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State v. Delap

Supreme Court of Wisconsin

June 6, 2018

State of Wisconsin, Plaintiff-Respondent,
v.
Steven T. Delap, Defendant-Appellant-Petitioner.

          Submitted on Briefs: oral argument: March 12, 2018

          Source of Appeal Circuit Court Dodge County No. 2015CM408 Steven G. Bauer Judge

         REVIEW OF A DECISION OF THE COURT OF APPEALS Reported at 375 Wis.2d 799, 899 N.W.2d 738 (2017 - Unpublished)

          For the defendant-appellant-petitioner, there were briefs and an oral argument by Michael J. Herbert, Madison.

          For the plaintiff-respondent there was a brief and an oral argument by Jennifer R. McNamee, assistant attorney general, with whom on the brief was Brad D. Schimel, attorney general.

          SHIRLEY S. ABRAHAMSON, J.

         ¶1 This is a review of an unpublished decision of the court of appeals affirming a judgment of conviction of the Circuit Court for Dodge County, Steven G. Bauer, Judge.[1] Steven Delap, the defendant, was convicted of obstructing an officer in violation of Wis.Stat. § 946.41(1) and possession of drug paraphernalia in violation of Wis.Stat. § 961.573(1), both as a repeater.

         ¶2 In the circuit court, the defendant claimed that his arrest was unlawful and that the evidence seized should be suppressed. The defendant argued that law enforcement officers, who had two valid warrants for his arrest, unlawfully attempted to stop him in the driveway of his home, unlawfully pursued him into his home to effectuate his arrest, and unlawfully seized evidence obtained from a search incident to his arrest.

         ¶3 The defendant claims that the arrest and subsequent search violated his rights under the Fourth Amendment of the United States Constitution and Article I, Section 11 of the Wisconsin Constitution.

         ¶4 The circuit court denied the defendant's motion to suppress the evidence. The circuit court concluded that the hot pursuit doctrine permitted the law enforcement officers in the instant case to follow the defendant into his home to effectuate his arrest. Relying on the hot pursuit doctrine, the court of appeals affirmed the circuit court's denial of the defendant's motion to suppress evidence.

         ¶5 We affirm the decision of the court of appeals, but on grounds different than those relied upon by the circuit court and court of appeals. We conclude that the instant case is governed by Payton v. New York, 445 U.S. 573 (1980), and we need not address the applicability of the hot pursuit doctrine.[2]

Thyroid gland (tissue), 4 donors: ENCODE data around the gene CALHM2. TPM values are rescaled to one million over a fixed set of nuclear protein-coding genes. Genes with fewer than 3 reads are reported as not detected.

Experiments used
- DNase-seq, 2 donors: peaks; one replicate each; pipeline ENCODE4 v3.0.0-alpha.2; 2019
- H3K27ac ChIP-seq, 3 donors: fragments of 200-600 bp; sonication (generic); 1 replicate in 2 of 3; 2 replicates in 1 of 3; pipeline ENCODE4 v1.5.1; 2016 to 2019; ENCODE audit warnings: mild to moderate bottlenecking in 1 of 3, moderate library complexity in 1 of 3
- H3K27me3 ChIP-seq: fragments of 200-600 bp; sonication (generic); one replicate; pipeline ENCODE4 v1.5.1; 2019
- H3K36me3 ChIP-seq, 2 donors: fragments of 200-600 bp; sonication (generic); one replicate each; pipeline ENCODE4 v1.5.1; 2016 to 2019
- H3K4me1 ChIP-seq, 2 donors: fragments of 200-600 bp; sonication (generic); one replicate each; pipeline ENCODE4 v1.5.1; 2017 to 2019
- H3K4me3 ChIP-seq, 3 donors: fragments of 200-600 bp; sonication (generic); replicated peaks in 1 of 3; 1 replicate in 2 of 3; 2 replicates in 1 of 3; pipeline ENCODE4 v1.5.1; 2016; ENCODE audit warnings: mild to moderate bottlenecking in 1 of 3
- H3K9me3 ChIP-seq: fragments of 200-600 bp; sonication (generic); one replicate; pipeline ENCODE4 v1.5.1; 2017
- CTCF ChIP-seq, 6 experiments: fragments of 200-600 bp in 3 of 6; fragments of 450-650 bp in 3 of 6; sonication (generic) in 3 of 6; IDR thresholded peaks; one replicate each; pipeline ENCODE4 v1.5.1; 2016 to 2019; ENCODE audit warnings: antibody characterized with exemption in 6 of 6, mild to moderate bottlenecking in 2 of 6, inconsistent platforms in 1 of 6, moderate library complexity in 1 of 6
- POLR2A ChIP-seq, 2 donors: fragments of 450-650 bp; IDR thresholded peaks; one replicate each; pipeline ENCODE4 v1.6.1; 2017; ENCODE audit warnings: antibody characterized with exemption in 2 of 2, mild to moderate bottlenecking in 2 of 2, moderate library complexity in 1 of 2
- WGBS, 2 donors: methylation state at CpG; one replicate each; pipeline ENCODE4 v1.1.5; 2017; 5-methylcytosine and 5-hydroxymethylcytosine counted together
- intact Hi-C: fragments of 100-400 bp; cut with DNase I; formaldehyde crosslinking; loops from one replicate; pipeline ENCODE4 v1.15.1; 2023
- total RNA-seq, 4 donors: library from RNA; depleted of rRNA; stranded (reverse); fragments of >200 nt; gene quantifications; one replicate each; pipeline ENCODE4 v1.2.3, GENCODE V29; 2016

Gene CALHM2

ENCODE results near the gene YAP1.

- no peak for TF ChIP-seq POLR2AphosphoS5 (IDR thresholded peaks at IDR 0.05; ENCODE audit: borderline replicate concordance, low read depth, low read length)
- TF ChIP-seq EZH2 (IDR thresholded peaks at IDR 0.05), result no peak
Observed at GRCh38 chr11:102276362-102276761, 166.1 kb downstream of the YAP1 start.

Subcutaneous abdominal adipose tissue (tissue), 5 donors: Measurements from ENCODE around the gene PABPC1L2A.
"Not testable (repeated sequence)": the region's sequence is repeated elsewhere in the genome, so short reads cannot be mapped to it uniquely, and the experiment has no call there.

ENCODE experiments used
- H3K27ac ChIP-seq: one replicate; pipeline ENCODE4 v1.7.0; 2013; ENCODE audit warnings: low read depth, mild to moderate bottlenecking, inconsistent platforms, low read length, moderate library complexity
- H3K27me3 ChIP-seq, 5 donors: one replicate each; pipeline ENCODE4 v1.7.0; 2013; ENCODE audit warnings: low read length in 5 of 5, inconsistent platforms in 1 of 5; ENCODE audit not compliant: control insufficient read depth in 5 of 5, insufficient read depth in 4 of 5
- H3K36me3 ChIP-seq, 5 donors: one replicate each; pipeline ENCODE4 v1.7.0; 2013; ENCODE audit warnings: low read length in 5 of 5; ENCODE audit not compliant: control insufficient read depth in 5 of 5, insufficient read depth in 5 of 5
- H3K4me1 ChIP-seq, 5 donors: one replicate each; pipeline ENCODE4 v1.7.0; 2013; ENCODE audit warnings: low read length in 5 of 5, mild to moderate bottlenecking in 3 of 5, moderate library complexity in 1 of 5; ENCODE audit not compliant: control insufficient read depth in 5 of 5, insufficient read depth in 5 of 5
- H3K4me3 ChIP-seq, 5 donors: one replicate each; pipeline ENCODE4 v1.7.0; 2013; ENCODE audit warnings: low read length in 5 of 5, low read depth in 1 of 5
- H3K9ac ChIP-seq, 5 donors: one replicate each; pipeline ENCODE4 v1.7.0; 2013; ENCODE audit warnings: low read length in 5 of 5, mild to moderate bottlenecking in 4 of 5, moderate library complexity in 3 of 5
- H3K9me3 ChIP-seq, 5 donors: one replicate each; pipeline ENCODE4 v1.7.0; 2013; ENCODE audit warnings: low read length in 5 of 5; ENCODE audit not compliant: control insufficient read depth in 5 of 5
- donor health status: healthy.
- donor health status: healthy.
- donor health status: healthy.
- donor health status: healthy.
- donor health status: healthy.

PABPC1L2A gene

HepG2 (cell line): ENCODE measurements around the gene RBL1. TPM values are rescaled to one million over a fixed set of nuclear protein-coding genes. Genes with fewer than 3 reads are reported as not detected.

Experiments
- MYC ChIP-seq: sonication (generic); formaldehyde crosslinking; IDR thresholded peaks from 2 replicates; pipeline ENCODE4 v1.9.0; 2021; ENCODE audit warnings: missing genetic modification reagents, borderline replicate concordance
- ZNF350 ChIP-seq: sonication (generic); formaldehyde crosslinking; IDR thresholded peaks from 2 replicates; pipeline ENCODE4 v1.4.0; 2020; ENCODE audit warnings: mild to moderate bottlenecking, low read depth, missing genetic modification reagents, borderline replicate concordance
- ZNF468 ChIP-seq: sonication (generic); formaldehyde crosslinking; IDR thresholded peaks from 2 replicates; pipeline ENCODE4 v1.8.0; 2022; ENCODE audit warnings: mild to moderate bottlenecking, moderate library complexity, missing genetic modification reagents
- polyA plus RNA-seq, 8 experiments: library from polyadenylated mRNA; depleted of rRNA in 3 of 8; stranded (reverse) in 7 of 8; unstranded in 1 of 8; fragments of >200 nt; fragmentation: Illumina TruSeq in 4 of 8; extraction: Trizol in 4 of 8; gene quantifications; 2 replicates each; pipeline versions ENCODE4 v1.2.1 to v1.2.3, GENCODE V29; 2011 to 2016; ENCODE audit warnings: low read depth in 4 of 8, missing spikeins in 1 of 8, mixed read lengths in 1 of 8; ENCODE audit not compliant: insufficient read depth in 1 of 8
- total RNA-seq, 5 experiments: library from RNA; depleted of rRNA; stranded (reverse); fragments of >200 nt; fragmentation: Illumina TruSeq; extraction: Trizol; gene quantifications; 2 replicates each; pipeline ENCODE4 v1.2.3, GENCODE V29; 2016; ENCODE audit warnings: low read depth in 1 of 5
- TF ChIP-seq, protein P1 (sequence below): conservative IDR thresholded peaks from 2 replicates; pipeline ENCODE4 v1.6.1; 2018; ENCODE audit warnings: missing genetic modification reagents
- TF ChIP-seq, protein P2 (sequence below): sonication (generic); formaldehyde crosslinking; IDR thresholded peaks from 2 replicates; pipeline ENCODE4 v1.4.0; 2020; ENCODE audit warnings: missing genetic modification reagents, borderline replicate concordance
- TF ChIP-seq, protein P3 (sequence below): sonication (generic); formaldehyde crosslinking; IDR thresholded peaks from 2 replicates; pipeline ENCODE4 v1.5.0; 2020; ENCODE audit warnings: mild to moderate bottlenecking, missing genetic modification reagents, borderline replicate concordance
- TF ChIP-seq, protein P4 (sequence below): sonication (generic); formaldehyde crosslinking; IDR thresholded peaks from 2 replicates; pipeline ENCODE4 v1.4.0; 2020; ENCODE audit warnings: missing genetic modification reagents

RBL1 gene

¶6 In Payton, the United States Supreme Court declared that "for Fourth Amendment purposes, an arrest warrant founded on probable cause implicitly carries with it the limited authority to enter a dwelling in which the suspect lives when there is reason to believe the suspect is within." Payton, 445 U.S. at 603.

         ¶7 In the instant case, law enforcement officers had two valid arrest warrants based on probable cause for the arrest of the defendant. The facts and circumstances known to the officers at the time they located the defendant were sufficient to form probable cause to believe that the individual they saw entering the residence was the defendant and that the defendant lived in the residence into which he fled.

         ¶8 Thus, applying the teachings of Payton, we conclude that the law enforcement officers in the instant case lawfully entered the defendant's residence to execute the two valid warrants for the defendant's arrest and lawfully seized evidence discovered in the search incident to the defendant's arrest.[3]

         ¶9 Accordingly, we affirm the decision of the court of appeals.

         I

         ¶10 The following facts are taken from the testimony elicited at the hearing on the defendant's motion to suppress evidence and from the circuit court's findings based on that testimony.

         ¶11 On September 6, 2015, Sergeant Michael Willmann and Deputy Dustin Waas of the Dodge County Sheriff's Department arrested the defendant in his home.